Special to Indian Country Today
Across the country, Native American higher-education institutions are dealing with financial loss, delayed graduations, distance learning and varying degrees of uncertainty with the upcoming fall semester in the face of the coronavirus pandemic.
Schools were able to complete their spring semesters with virtual classrooms, but commencements were postponed or canceled as students were unable to return from spring breaks due to the timing of the virus and states’ lockdown orders.
The Institute of Indian Arts in Santa Fe, New Mexico, has already canceled its makeup graduation ceremony scheduled for Aug. 22 and is planning a half-virtual, half on-campus fall 2020 semester.
Since the school became a four-year, bachelor’s-degree-awarding institution in 2001, this spring’s 92 graduates, which includes 30 MFA earners, is a record, said school president Robert Martin, Cherokee.
But those graduates will receive their degrees virtually. U.S. Poet Laureate Joy Harjo, an Institute of Indian Arts alum, Muscogee (Creek), was scheduled to be the keynote speaker and was slated to be awarded an honorary doctorate in on-campus ceremonies.
“We decided not to ask the students to come back to campus in light of the way this thing (pandemic) appears to be headed,” Martin said via telephone from his Santa Fe office. “During our talks with students over the last few weeks one thing they’ve always said is, ‘Just keep us safe.’”
The Institute of Indian Arts had about 500 students from 90 tribes around the country this spring.
Fall semester will start Aug. 16. For the first eight weeks, only students in studio arts programs will be on campus, while the remainder continue distance learning.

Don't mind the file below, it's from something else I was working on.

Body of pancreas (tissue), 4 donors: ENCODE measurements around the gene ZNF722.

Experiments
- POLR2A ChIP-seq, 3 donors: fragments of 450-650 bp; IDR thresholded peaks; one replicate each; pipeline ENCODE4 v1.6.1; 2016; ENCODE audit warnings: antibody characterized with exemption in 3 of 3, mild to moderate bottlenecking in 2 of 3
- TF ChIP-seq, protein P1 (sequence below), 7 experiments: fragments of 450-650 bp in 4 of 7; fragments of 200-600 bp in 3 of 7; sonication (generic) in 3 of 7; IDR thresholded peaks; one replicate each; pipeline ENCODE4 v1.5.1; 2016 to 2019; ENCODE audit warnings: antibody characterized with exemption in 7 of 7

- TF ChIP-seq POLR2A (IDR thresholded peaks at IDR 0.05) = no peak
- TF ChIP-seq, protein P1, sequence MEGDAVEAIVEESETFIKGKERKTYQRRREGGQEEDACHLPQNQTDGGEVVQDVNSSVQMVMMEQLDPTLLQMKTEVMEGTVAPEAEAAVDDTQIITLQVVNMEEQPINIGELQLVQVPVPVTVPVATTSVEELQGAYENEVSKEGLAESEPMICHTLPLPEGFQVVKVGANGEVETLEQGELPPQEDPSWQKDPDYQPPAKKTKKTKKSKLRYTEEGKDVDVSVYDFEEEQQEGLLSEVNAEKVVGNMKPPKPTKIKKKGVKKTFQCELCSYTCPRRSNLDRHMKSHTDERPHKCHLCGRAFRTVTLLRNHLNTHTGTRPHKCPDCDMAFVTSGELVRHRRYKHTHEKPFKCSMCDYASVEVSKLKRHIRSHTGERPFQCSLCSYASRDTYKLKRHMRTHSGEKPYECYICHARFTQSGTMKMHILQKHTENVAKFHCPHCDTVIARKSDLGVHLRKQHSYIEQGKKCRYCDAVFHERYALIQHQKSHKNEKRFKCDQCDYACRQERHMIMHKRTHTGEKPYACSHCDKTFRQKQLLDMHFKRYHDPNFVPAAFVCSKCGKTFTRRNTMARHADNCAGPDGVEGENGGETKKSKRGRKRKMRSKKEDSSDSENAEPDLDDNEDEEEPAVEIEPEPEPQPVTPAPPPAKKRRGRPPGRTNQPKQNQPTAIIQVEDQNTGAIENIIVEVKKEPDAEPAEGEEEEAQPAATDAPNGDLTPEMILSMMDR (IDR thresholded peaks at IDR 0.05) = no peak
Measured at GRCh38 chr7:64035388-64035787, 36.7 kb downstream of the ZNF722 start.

After the first eight weeks, all instruction will be online, Martin said.
“We’ve been needing to move to more online classes anyway so this is just giving us a push,” said Martin, president since 2007. “A lot of people don’t have four or five years to take out of their lives (to move to campus) to pursue a degree.”
Martin said some students had technical problems continuing the semester due to lack of connectivity or computers, but overall it went smoothly.
“We had some incompletes, which we’ll address this summer and allow them to complete their courses,” Martin said. “But attendance overall was better with virtual. Even with board meetings, we’ve had three-hour Zoom sessions and nobody left.”
The school refunded over $300,000 in housing and food costs to students and disbursed at least $51,000 in emergency aid covering food, travel and housing expenses, including internet upgrades and hotspots in students’ homes and for personal laptops, Martin said, and will do so again this fall.
Thirty-one students are still on campus, Martin said. Twenty were living full time in family housing on campus called the Casitas, while 11 stayed over during spring break and indicated they had no other place to go and were allowed to move into the Casitas.
The school is facing a loss of $150,000 this summer in rental revenue as it often leases out its prime Santa Fe properties for events such as the Santa Fe Institute’s summer school, which annually brings in 80 scientists from around the globe. The institute canceled this summer due to the pandemic.
Martin said Harjo will be offered the choice to live-stream or make the trip to Santa Fe to receive the doctorate and deliver the address virtually.
Bacone College back to campus for fall
In Muskogee, Oklahoma, Bacone College, founded in 1880 and chartered by the Keetoowah Cherokee, Osage, Kiowa, Cheyenne and Arapaho and Otoe-Missouria tribes, fall semester will start on campus Aug. 12.
Commencement for 40 graduates will be held in December for Spring 2020, and housing deposits for fall will be waived.
Instruction went online in March after an extended spring break for 243 students. Bacone is a liberal arts college offering bachelor’s degrees and has renowned Indian art and radiography programs.
Like other schools, students never returned from spring break but were able to finish the semester in May. The summer session begins June 8 online only. Tuition has been reduced 10 percent and fees 70 percent for summer classes in an offer to offset COVID-19 financial woes.
Lisan Tiger Blair, Creek, of Muskogee is a 3-D major and said he adjusted to virtual classes.